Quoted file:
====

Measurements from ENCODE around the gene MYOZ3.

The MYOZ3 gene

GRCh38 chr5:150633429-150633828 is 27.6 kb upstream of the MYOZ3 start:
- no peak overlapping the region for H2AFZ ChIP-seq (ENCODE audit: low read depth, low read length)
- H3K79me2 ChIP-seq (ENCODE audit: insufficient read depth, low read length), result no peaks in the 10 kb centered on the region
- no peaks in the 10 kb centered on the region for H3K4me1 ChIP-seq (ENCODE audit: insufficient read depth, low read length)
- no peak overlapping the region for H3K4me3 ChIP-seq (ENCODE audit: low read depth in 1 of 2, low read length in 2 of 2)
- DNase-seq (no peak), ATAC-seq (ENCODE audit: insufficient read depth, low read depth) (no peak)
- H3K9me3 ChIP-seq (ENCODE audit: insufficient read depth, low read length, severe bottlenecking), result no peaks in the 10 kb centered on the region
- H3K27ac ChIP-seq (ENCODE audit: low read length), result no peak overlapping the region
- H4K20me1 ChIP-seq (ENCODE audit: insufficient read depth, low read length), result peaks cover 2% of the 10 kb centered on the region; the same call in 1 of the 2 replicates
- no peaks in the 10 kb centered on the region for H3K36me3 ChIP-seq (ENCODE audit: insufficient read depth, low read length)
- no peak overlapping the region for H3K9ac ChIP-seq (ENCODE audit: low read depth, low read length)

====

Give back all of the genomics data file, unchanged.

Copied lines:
Measurements from ENCODE around the gene MYOZ3.

The MYOZ3 gene

GRCh38 chr5:150633429-150633828 is 27.6 kb upstream of the MYOZ3 start:
- no peak overlapping the region for H2AFZ ChIP-seq (ENCODE audit: low read depth, low read length)
- H3K79me2 ChIP-seq (ENCODE audit: insufficient read depth, low read length), result no peaks in the 10 kb centered on the region
- no peaks in the 10 kb centered on the region for H3K4me1 ChIP-seq (ENCODE audit: insufficient read depth, low read length)
- no peak overlapping the region for H3K4me3 ChIP-seq (ENCODE audit: low read depth in 1 of 2, low read length in 2 of 2)
- DNase-seq (no peak), ATAC-seq (ENCODE audit: insufficient read depth, low read depth) (no peak)
- H3K9me3 ChIP-seq (ENCODE audit: insufficient read depth, low read length, severe bottlenecking), result no peaks in the 10 kb centered on the region
- H3K27ac ChIP-seq (ENCODE audit: low read length), result no peak overlapping the region
- H4K20me1 ChIP-seq (ENCODE audit: insufficient read depth, low read length), result peaks cover 2% of the 10 kb centered on the region; the same call in 1 of the 2 replicates
- no peaks in the 10 kb centered on the region for H3K36me3 ChIP-seq (ENCODE audit: insufficient read depth, low read length)
- no peak overlapping the region for H3K9ac ChIP-seq (ENCODE audit: low read depth, low read length)